14 December 2010

On turning 48

Today, I am 48 years old.


The voice rises on the first syllable and falls like an anvil on the second. Compare that to twenty-one, where the voices rises expectantly on the second. Even numbers are strong. Sturdy. Resolute. Odd numbers are lingering hopefully, always waiting for something. Even numbers are Marshall Dillon. Odd numbers are Festus. They have a hitch in their giddyup. Forty-eight. My last even year on this side of the divide. That year whose name shall not be spoken is still a long walk down the trail. Today, I am 48, and 48 is good.

I got a nice birthday treat when D-ennis let me borrow his girlfriend for a visit. We had a great evening eating, drinking, reminiscing, and baking, which just happen to be some of my favorite things. Good company makes it all the more enjoyable.

It's been a remarkable year. I saw things I could have only imagined. I traveled from south Texas, to Rhode Island, and to New Mexico. I saw the Grand Canyon. I slept in parking lots, ate out of coolers, and wore out a great pair of hiking boots. I got a new friend in Scout, and I buried my Jake. It was a time of change but a good year all in all.

I’ll admit I’m past my prime. The knees are weak. The back has seen better days. Not like Scout who merely wills Frisbees to his waiting jaws on long, effortless arcs through the air. At 48, I still get wild ideas but I need six months to prepare. I’ve marinated a bit. I’m more like artisan bread. My shining moments require forethought. Methodical kneading. Time to rise. But, when I come out of the metaphorical oven, it is a satisfying smell. It’s got substance. Oh, I can still impress myself now and again with extraordinary feats of physical prowess, but not like the old days.

I’ve survived the years of angst, the years of self-doubt, the years of anger over betrayals both real and perceived. I loved and lost. And lost and lost. And picked my ass up and tried to love again. I’ve been hard when I should have yielded. I’ve compromised when I should have held strong. I’ve ignored red flags. I’ve made spectacularly bad decisions. Some of them still make me smile. :-)

I’ve learned most of life’s lessons the hard way. I’ve learned to forgive when appropriate, forget when it’s not, and push the worst of it out of the way so at least I don’t trip on it. I’ve learned to pick my battles more carefully. I’ve learned to stay away from toxic people. I’ve learned not to give anyone power over me they haven’t earned. I’ve learned to shut up and listen. I’ve learned that life doesn’t happen to me, and that I have control over how I integrate what happens into my life. I’ve learned to accept, reluctantly at times, the hand that I’ve been dealt (because, after all, I was the dealer) and to make the best of it. I know all too well my weaknesses, my foibles, and my bad habits. I know how hard it is to overcome myself. I don’t need everyone to like me. I’ve learned when to push myself and when to throw in the towel. I’ve learned when to ask for help and how to accept it graciously. I’ve learned what and who matters, thankfully, before it was too late. I know what I am capable of, even if I don’t always know where that capacity will take me. I can trust my abilities, my judgment, and my intuition. Experience is a hard teacher, but there is a melancholy sweetness borne out of that experience. I appreciate others. I know who I am.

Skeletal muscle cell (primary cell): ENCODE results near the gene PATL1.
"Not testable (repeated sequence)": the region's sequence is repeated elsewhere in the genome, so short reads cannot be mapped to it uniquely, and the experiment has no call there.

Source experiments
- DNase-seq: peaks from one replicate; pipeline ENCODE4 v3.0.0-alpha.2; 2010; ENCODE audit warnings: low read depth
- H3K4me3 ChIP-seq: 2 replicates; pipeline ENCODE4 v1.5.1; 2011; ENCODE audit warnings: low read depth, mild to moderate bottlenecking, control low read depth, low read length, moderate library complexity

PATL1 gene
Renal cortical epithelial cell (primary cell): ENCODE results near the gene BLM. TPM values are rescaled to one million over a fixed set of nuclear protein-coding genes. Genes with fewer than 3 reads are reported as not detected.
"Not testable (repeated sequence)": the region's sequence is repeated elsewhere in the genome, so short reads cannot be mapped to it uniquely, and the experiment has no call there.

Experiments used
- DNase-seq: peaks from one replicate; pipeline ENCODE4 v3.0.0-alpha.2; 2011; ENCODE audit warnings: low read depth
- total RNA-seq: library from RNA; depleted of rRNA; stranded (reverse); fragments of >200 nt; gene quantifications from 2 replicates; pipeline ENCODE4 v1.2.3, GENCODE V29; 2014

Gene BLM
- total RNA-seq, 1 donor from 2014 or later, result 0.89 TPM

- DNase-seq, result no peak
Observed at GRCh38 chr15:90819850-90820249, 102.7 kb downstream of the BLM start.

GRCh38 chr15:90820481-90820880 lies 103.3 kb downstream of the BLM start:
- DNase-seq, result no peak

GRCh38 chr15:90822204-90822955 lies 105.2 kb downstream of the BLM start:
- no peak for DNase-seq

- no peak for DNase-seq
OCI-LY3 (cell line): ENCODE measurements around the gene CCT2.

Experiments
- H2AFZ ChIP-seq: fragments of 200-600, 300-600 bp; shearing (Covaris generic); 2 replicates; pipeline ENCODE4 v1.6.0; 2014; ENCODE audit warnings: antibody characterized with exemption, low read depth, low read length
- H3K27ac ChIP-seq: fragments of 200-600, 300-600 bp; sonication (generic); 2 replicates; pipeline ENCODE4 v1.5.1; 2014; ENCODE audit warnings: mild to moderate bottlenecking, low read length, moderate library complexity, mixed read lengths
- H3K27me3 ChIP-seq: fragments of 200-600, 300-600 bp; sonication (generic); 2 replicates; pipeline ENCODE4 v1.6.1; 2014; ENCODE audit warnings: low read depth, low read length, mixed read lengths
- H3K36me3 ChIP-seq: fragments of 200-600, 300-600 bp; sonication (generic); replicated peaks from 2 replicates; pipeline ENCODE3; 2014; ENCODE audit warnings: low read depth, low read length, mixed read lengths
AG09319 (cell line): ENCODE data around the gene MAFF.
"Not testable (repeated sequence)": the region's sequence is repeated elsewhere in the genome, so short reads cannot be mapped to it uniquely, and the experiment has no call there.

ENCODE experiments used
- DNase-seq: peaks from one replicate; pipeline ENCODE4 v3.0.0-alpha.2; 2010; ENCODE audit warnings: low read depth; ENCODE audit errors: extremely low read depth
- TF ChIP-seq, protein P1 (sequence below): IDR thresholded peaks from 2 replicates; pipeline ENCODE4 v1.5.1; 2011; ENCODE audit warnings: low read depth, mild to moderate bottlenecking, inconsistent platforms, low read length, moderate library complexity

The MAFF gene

When I think back now on the worst times in my life, I can see that even those awful experiences contributed to the person I am today. They shaped me. And since I like who I am, scars and all, I guess I have to accept that those things were in some small way…valuable. I think this is what they mean when they say “with age comes wisdom”.

But birthday posts aren’t all about aged reflection. They are about assessing where you are now and your vision of the future. For better or worse, after 48 years, this is where I am today.

Favorite Music: I seem to switch a lot, although 70s R&B still tops the list. I love Harold Melvin and the Blue Notes, the Manhattans, the Temptations, and the Spinners. I’m also very fond of Elvis Costello, Flogging Molly, and Hootie and the Blowfish. Over the past year, I saw Willie Nelson and John Prine in concert.

My Secret Wish: To be effortlessly thin.

Favorite Food: Peanut butter and popcorn. Although, my current favorite food is Peanut Wonder (a lower-fat peanut butter substitute). Diet’s suck.

Things I Don't Like to Do: The dishes. Humor my advisor.

Greatest Accomplishment this year: Weight loss.

Most valuable lessons learned early:

People very rarely lie to you when they look you in the eyes.

The least among you is your equal. Same goes for the greatest among you.

I can say no, stick to my guns, and people will still like me.

Most valuable lessons learned late:

At my age, people are single for a reason. If you meet someone and can’t figure out why they are single, just wait for it. It will appear and when it does, you’ll go, “Aaaah, there it is.”

I am single for a reason. I know what that reason is, but you don’t need to…unless you want to date me.

Excess weight is a tremendously effective man deterrent, which is fine, you know, if you actually want to deter a man. Otherwise, not so much.

Coping mechanisms can outlive their usefulness. Unfortunately, by then they are often habits and habits can be very hard to break.

Something I firmly believe that probably isn’t true:

That most people are doing the best they can at any given time.

Squirrely ideas I harbor:

Some things you have to earn by achieving personal goals, including North Face jackets, trips to Africa, and soft pretzels. It makes no sense, but thems the rules.